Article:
FOCUS: Openheartedness

Personal Mastery

No matter what we’re doing on the outside, people respond primarily
to how we’re feeling about them on the inside.
The Arbinger Institute


There are things about ourselves we’re blind to, but everyone else sees. I once worked with a man who was essentially bald. He had a little side hair he grew long and combed over top. He used some sort of goop to make it stick there. He didn’t realize everyone could see through the comb-over, and it didn’t cover the back at all.

We’re often oblivious to how we’ve said something. We can say kind words to someone, but if our heart is closed, the person feels no kindness. We don’t see the ways we often invite what we get, and what we don’t want. The reason is that people perceive HOW we say something more clearly than WHAT we say.

The HOW comes from this deeper issue. The way we see people is what comes through. So if I’m feeling judgmental, blaming, self righteous toward someone, how do you think she might see me when I say whatever I say from that “better than” place? Yes! Judgmental, putting her down, superior, holier than thou. And how might she then respond? Defensively, with her own justifications, evidences, anger, sadness, disappointment. So there we are locked in an impasse. Many relationships operate this way for years, with both parties blind to their contributions.

A coaching client I’ll call Jennifer told me she had said only kind words to her friend, everything was fine….then bam…the friend was mad at her. I knew from previous weeks that Jennifer’s heart had been at war with her friend for a long time. That’s what the friend was responding to.

What can we do to get unstuck? How can we get along better, suffer less?

Luckily there is a way. The first step is to see our own contribution. Open our eyes where we’ve been blind. Open our hearts that have been closed. To do this it helps to shift our focus to the other person. We’ve usually been spending a great deal of energy collecting evidence that we’re right and have been wronged, and finding allies for that position. Instead, start asking questions like these:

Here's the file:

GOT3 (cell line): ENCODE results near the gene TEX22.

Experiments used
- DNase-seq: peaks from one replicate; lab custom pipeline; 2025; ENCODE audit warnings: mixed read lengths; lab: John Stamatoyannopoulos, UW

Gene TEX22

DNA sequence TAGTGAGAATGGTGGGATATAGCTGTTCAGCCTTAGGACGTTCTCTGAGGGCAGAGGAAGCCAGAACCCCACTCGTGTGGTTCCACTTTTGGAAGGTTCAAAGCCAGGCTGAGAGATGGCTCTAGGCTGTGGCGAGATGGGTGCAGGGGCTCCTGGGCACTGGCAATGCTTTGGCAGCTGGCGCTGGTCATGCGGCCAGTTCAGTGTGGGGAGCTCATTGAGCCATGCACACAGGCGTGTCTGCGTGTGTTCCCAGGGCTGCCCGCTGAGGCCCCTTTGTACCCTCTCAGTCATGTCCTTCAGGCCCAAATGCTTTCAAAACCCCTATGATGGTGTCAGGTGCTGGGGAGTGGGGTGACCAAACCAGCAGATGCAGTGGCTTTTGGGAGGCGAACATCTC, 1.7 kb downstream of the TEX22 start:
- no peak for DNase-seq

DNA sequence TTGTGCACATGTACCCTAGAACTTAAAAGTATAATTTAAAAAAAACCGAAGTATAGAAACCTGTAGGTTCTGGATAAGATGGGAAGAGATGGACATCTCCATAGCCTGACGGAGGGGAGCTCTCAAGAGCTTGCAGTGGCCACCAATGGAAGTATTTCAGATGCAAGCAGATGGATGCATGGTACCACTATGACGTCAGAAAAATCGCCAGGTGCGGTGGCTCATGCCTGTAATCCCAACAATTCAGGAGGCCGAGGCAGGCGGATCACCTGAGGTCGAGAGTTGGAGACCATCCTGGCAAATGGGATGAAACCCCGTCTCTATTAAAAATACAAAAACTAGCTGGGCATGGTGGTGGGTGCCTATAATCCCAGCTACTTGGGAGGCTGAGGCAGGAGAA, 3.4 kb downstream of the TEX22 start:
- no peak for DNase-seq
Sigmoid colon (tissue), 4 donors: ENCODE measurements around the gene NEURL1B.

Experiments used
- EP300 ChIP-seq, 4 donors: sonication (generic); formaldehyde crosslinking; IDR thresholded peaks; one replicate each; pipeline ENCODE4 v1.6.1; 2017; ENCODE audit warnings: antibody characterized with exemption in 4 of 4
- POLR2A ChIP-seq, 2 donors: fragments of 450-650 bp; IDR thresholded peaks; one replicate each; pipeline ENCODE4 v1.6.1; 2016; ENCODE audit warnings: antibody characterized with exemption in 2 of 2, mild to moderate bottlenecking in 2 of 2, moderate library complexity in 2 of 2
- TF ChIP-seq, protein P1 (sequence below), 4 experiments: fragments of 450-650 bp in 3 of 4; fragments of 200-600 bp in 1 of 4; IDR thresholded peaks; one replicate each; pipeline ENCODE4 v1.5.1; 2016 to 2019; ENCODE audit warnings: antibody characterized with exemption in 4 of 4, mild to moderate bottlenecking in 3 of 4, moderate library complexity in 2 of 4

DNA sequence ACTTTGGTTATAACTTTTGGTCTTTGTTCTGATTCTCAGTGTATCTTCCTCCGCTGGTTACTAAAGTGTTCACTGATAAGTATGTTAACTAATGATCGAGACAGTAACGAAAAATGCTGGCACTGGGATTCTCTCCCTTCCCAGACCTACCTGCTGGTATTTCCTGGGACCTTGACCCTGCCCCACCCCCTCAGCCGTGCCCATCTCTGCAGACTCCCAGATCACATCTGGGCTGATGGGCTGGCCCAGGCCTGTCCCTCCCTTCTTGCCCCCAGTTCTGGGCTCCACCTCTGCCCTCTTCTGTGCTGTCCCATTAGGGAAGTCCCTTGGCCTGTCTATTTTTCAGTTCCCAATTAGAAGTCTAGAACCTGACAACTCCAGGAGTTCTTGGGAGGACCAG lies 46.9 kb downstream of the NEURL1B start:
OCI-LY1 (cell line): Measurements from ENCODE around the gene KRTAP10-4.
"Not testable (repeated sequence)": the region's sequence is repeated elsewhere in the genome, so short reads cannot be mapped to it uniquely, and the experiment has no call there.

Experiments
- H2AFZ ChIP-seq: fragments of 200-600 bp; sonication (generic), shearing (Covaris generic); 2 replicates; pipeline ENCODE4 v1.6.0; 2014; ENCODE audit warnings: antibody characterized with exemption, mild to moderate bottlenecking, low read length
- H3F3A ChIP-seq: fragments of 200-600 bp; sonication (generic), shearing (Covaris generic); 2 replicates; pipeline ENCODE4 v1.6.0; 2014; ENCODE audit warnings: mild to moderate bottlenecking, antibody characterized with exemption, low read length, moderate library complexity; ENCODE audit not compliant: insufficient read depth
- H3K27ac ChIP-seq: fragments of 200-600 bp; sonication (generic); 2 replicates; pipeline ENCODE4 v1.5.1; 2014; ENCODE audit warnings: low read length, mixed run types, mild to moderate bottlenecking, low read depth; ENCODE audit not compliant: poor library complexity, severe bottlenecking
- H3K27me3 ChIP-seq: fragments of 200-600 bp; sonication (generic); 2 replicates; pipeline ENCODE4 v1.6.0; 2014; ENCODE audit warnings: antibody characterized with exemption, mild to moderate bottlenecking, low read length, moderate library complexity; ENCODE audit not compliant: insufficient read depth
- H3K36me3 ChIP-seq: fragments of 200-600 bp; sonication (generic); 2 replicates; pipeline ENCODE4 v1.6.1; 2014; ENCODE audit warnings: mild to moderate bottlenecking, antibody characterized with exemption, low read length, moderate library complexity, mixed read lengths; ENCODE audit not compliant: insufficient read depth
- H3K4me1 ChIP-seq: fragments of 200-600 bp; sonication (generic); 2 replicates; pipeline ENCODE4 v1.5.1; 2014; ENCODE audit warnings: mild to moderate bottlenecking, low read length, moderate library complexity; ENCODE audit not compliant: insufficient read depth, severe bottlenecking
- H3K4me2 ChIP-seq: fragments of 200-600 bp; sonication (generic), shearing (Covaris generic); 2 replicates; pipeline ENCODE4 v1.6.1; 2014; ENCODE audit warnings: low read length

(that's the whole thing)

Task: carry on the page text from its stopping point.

• How might it feel to be on the receiving end of me?
  • What does this person want and need?
  • How might I be making life more difficult for him?
  • What if I’m wrong? That he's not so bad, that I'm not so innocent?
  • What might I be missing?
  • How can I help him get what he wants and needs?
  • What small, even invisible, thing can I do for him now?

If I am honest, these questions can help shift my seeing, my focus, my heart.

Of course, there’s no guarantee this will change the relationship. However, it often does because responding to an open heart is very different from responding to a closed heart.


  1. With whom would you like to have a better relationship (family member, co-worker, boss, neighbor, friend?

  2. Ask yourself the questions above.

  3. See what small thing you sense to do for that person (this is to keep your heart open. The other person doesn’t even have to notice or know you’ve done it.)

  4. If you’re interested in knowing more about this way of thinking, read the book from which the quote is taken, Leadership and Self Deception by the Arbinger Institute.


Please join me for a 45-minute telegathering to explore openheartedness more deeply Thursday, November 8, at noon Eastern (11:00 a.m. Central, 10:00 a.m. MT, 9:00 a.m. Pacific)  1-218-862-1300 PIN 276583.  No need to register….just call at that time!

Reach me: 1-888-907-HOPE (4673)or e-mail I am a personal and executive coach and would be happy to offer you a complimentary coaching session by phone. Each month FRESH VIEWS focuses on a single topic, relates it to one of the five disciplines of a learning community, and offers a coaching tip and a follow-up telegathering. Please forward it to friends and colleagues. My purpose in writing FRESH VIEWS is to nurture, prod and encourage readers to think and talk about these topics with their families, friends and colleagues. Mine is only one view. Multiple conversations may deliver us to insights only hinted at here. Such a process sustains the vitality of learning relationships, learning families, learning organizations and learning communities.

Sharon Eakes | 720 Maple Lane | Sewickley, PA 15143

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